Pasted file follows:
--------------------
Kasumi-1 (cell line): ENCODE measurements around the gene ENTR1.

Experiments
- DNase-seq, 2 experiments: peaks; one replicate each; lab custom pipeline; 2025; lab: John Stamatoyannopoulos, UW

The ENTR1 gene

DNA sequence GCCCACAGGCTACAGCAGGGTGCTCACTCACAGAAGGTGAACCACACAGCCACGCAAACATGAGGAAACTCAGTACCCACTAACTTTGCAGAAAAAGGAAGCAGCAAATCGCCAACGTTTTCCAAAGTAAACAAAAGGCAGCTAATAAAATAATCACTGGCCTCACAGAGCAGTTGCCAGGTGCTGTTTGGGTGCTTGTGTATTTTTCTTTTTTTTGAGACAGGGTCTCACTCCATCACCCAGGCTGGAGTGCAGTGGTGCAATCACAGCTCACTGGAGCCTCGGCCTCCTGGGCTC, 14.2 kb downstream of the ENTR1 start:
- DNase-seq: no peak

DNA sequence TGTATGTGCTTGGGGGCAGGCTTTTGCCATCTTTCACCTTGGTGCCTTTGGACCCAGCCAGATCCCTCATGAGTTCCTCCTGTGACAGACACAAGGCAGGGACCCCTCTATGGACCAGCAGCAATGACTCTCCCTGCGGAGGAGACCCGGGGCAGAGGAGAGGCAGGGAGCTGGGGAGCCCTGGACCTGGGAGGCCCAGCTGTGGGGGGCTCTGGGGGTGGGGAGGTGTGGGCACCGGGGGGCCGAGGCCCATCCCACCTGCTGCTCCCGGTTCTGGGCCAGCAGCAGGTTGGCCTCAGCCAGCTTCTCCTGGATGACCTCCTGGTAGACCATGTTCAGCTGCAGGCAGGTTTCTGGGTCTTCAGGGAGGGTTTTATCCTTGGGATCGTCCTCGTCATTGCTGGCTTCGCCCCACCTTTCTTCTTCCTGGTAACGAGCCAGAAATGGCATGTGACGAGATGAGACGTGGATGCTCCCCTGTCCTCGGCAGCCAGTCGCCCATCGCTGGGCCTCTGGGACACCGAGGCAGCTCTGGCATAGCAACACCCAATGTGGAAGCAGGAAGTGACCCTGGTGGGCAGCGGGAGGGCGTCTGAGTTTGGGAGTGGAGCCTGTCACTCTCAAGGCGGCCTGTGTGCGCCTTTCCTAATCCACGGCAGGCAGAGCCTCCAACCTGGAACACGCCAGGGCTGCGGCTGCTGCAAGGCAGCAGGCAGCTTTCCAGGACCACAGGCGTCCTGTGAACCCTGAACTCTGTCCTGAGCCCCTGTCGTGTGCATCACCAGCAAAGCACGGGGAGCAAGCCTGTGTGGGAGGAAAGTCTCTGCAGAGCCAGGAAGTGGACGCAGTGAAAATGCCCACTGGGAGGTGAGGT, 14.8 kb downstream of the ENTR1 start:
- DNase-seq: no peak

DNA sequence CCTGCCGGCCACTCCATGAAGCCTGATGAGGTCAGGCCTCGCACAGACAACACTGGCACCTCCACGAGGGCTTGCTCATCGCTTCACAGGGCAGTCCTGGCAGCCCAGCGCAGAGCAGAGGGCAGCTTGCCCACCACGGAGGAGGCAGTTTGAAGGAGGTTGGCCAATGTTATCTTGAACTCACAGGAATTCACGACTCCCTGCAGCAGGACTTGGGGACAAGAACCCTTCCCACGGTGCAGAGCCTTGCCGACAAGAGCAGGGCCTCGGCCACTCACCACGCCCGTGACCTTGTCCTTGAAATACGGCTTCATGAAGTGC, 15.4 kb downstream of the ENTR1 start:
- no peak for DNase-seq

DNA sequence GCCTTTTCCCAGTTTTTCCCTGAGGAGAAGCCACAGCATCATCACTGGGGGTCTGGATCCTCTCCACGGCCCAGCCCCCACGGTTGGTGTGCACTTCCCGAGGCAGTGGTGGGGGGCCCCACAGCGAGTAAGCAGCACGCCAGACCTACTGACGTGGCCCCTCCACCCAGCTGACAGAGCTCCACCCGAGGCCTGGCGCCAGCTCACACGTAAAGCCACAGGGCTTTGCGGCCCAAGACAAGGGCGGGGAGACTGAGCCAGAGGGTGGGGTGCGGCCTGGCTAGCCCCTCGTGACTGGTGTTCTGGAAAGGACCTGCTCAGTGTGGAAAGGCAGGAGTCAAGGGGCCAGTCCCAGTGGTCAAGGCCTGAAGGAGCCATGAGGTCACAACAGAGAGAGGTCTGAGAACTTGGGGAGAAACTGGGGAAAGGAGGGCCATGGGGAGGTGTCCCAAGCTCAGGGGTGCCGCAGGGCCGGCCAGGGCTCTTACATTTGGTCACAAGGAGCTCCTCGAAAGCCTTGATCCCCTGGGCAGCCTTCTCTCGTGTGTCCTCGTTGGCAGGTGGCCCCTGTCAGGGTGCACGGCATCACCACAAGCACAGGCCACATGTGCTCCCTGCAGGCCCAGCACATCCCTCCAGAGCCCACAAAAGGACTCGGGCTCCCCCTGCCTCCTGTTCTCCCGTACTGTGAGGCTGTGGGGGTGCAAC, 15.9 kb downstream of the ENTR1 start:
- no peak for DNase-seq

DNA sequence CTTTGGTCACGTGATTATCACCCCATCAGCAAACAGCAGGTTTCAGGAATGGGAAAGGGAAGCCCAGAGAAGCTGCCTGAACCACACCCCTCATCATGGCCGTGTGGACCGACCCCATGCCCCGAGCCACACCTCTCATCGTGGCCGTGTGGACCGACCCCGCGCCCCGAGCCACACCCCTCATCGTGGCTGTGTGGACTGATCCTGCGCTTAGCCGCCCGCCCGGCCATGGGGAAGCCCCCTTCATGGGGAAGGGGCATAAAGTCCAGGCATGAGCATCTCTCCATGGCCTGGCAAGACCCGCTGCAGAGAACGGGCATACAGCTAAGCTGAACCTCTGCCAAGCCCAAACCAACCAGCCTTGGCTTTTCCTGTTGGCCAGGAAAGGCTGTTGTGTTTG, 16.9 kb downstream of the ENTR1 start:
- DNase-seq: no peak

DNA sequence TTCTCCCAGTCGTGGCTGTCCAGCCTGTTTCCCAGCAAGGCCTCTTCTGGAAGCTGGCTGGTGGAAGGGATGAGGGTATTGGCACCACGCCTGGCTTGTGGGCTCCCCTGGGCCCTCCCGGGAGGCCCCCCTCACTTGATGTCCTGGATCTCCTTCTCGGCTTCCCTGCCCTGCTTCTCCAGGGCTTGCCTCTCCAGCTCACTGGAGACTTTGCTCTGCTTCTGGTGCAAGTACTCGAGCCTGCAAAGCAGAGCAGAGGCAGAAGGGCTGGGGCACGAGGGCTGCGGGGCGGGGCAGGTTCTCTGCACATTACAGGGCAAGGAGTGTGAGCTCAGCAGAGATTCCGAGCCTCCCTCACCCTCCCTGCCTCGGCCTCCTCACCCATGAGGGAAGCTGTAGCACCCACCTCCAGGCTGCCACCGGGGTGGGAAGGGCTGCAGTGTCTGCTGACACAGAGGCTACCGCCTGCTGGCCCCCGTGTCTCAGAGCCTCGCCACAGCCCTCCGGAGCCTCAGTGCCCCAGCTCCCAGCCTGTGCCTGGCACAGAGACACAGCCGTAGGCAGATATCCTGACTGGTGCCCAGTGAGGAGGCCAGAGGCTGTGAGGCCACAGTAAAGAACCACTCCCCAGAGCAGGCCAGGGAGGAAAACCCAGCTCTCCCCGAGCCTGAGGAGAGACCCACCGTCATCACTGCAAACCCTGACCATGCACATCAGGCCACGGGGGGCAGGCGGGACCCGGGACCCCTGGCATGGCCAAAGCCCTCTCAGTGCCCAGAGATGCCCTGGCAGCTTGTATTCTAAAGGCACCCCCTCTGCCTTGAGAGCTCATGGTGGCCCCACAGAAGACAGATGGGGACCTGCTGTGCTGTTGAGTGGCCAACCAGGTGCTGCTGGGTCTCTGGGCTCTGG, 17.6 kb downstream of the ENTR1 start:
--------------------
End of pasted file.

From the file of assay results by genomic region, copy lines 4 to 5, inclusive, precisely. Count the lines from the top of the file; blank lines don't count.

The ENTR1 gene

DNA sequence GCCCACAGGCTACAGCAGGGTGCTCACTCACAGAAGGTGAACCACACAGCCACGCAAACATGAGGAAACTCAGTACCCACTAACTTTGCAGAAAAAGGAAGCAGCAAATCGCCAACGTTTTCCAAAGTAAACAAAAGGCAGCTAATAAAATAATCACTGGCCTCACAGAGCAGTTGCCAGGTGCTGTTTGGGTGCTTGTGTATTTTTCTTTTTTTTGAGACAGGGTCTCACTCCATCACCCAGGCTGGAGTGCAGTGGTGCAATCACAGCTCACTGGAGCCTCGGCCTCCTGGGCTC, 14.2 kb downstream of the ENTR1 start: